CHICAGO -- Brandon Woodruff threw 40 pitches in his first inning of 2022 and got three swings and misses. Seventeen pitches in, he’d thrown only five strikes and drawn two mound visits. Twenty-six pitches in, there was still nobody out. When Woodruff finally escaped the inning, the Brewers faced a three-run deficit.
After a shortened Spring Training in which Woodruff said the results didn’t match how good he felt, the results continued to elude him in a 9-0 loss to the Cubs on Saturday at Wrigley Field that dropped the Brewers to 0-2.
“I know this sucks,” Woodruff said. “We've gotten our brains beat in the first two, but it's a long, long season. Hopefully that was the worst one of the year.”
Even after rebounding with a seven-pitch second inning, Woodruff was out of the game before the end of the fourth and was charged with seven earned runs on six hits with three walks, two strikeouts and one hit batsman while throwing 89 pitches for 11 outs. The seven earned runs -- a figure inflated by José Ureña’s own wildness in his Brewers debut -- matched Woodruff’s career high from a May 2018 start at Coors Field.
That, after Woodruff went 0-3 with a 10.80 ERA and surrendered six home runs in 11 2/3 innings in the Cactus League.
This is not the Woodruff the Brewers expect to see this season, not after he helped push teammate Corbin Burnes to the National League Cy Young Award by delivering a season of his own worthy of consideration. Woodruff was fourth in the NL last season with a 2.56 ERA, tied for fourth with 20 quality starts, and was third with a 0.96 WHIP and a .200 opponents’ average.
It continued a steady rise for a player selected by the Brewers in the 11th round of the 2014 Draft. While many Major Leaguers -- including Burnes -- encounter turbulence in their development, Woodruff’s trajectory has mostly been smooth. Brewers Minor League Pitcher of the Year in 2016. Major League debut in ‘17. Postseason star in ‘18. NL All-Star in ‘19. Opening Day starter in ‘20 and again in ‘21, when he finished fifth in NL Cy Young Award balloting.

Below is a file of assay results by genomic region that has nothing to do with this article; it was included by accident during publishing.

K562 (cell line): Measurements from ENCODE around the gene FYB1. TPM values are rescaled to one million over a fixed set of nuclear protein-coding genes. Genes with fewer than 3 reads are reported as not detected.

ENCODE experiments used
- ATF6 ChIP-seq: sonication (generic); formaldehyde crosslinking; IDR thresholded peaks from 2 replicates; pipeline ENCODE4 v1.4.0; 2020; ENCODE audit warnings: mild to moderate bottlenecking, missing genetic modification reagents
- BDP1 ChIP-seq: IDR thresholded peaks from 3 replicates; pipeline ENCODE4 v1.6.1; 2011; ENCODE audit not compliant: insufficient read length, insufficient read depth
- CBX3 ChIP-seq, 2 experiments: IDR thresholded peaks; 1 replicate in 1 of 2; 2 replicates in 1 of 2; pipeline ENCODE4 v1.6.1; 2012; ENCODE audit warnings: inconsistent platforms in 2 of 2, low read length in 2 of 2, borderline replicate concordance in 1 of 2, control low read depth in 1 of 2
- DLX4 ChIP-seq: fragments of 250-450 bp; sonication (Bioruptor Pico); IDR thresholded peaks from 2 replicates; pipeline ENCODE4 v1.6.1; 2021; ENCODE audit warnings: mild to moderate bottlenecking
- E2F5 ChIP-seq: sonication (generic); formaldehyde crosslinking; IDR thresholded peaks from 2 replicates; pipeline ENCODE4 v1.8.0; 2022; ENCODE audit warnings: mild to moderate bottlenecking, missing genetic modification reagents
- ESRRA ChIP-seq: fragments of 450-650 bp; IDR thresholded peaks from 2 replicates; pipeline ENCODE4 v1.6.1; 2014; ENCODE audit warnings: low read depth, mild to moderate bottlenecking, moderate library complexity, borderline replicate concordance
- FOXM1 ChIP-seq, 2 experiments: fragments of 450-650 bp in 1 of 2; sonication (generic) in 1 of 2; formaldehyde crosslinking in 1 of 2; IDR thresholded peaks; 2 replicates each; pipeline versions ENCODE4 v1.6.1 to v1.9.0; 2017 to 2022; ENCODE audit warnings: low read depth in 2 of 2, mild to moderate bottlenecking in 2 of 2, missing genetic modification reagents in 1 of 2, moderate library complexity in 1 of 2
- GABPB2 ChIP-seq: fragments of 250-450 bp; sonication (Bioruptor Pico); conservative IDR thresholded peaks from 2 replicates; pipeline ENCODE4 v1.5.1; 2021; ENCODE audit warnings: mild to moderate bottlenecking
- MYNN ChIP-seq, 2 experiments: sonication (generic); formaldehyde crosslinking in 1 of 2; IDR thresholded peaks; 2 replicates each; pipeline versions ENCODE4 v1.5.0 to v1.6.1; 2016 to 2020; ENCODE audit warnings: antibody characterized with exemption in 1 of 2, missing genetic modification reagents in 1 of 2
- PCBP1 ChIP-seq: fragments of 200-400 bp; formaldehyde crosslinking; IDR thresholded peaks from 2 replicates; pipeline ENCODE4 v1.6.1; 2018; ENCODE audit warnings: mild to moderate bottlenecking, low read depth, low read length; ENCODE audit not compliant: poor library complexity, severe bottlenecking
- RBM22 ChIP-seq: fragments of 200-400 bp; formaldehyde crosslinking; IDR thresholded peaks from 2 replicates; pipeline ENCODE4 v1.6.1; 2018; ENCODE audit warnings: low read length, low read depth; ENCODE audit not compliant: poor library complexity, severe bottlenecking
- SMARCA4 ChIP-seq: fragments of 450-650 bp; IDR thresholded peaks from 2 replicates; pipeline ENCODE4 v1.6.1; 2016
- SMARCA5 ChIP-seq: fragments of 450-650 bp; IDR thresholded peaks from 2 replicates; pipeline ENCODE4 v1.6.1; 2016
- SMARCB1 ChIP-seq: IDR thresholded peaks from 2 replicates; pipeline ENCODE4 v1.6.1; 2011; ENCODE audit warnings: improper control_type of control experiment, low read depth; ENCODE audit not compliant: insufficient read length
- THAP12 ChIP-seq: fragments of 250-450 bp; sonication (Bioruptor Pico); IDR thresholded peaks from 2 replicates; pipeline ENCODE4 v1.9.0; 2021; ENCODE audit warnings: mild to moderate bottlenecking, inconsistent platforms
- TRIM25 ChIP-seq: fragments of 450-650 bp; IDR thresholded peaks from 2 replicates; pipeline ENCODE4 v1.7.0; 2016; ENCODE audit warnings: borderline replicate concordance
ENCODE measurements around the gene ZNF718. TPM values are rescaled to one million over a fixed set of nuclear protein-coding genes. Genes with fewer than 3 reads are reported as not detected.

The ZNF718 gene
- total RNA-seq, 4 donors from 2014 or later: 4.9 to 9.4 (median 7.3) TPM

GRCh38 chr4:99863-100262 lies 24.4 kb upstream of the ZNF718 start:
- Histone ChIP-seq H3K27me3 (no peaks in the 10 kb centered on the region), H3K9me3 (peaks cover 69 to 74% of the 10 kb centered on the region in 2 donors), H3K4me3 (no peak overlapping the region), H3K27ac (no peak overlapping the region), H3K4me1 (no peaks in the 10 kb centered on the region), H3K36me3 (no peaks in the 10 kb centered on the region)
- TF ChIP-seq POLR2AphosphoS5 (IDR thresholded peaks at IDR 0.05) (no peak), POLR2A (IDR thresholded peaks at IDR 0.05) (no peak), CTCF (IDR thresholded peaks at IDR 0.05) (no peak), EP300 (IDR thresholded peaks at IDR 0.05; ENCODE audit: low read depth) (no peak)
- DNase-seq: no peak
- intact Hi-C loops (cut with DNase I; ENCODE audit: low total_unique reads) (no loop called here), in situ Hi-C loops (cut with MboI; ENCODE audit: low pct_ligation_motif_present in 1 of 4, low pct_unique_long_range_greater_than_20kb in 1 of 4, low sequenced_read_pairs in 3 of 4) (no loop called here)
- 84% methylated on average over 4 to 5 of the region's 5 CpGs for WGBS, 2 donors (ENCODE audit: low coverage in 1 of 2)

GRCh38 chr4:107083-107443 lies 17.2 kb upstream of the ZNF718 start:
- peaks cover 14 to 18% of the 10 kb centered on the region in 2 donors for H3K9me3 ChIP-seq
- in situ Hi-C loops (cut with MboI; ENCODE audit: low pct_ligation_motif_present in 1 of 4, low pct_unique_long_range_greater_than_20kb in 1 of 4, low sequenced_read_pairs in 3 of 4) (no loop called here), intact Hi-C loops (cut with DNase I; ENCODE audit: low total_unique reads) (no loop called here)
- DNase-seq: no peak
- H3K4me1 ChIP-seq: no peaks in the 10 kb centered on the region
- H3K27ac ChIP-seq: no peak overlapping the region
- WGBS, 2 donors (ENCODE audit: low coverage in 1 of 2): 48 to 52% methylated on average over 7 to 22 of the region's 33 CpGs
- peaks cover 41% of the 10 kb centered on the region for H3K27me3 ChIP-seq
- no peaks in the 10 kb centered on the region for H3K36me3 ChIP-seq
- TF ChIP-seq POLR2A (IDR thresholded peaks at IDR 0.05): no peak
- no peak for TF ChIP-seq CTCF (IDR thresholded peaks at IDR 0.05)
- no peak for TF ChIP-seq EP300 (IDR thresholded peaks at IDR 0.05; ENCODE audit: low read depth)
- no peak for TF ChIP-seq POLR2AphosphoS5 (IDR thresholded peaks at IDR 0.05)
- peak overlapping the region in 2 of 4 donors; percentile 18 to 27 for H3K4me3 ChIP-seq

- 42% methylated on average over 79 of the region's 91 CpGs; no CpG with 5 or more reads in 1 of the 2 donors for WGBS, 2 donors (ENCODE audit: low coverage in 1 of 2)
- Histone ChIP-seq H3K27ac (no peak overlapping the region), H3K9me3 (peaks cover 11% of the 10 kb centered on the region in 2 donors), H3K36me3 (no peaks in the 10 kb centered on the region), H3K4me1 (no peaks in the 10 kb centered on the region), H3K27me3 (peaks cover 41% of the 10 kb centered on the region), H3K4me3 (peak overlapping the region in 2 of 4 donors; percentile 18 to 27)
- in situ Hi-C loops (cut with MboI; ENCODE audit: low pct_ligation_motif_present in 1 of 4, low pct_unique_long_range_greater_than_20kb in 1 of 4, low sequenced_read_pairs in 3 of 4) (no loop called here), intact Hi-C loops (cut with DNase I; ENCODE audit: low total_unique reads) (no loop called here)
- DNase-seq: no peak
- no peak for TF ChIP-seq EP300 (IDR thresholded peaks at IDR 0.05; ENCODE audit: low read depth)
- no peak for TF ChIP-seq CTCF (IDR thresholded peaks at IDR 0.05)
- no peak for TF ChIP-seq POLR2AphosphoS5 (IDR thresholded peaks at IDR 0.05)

In each of the past two seasons, Woodruff led the Brewers in starts and innings pitched.
“He’s a very clear thinker, and I think that allows him to just be steady,” Brewers manager Craig Counsell said. “He doesn’t fall into traps that a lot of us do, because he’s a very clear thinker. It’s a real compliment to him and helps him get a little bit better every year.”
Counsell was asked to clarify “clear thinker” as it relates to pitching.
“It’s as simple as when you point yourself in a direction, that’s where you’re going,” he said. “No second thoughts. It’s commitment, it’s conviction to what you do. It’s kind of not letting the noise distract you. I think Brandon’s very good at it.”
Brewers president of baseball operations David Stearns also pointed to Woodruff’s steady buildup of velocity, with incremental improvement from 2017 to ‘18, then ‘18 to ‘19 and ‘19 to ‘20 before he settled in at about 96.3 mph with his sinker and 96.6 mph with his four-seam fastball.
Against the Cubs, Woodruff topped out at 97.1 mph and was about half a mph down from last year’s averages on both his two-seam and four-seam fastballs. That reflects the cold conditions and a shortened spring in which Woodruff and the rest of Milwaukee’s starters were denied at least one exhibition start.
“I don't want to put anything on the shortened Spring Training,” Woodruff said. “Warming up before the game, I felt great.”
Once he took the mound, that changed quickly. Like Burnes on Opening Day, Woodruff walked the Cubs’ leadoff man. Then he hit Nick Madrigal. Then he walked Willson Contreras and Ian Happ, forcing in a run. Woodruff’s early assessment was that he was being too quick in his delivery.
“That's probably some of the worst locating I've done that I can remember,” he said.
He wasn’t the only pitcher who had command trouble. His replacement, Ureña, walked in a run and threw a run-scoring wild pitch for two Cubs runs that were charged to Woodruff. And Woodruff and Trevor Gott combined to hit three Cubs batters, leading to a benches-clearing kerfuffle in the eighth after Milwaukee’s Andrew McCutchen was hit in retaliation.
After being shut out on four hits, the Brewers have gone 1-for-13 with runners in scoring position while losing their first two games.
"It is part of the game,” McCutchen said. “I hate to say that. But it is what happens. We are too good of a team to let this bother us. It's two games. Just as quick as you can lose two, you can win two. Show up tomorrow and be ready to go.”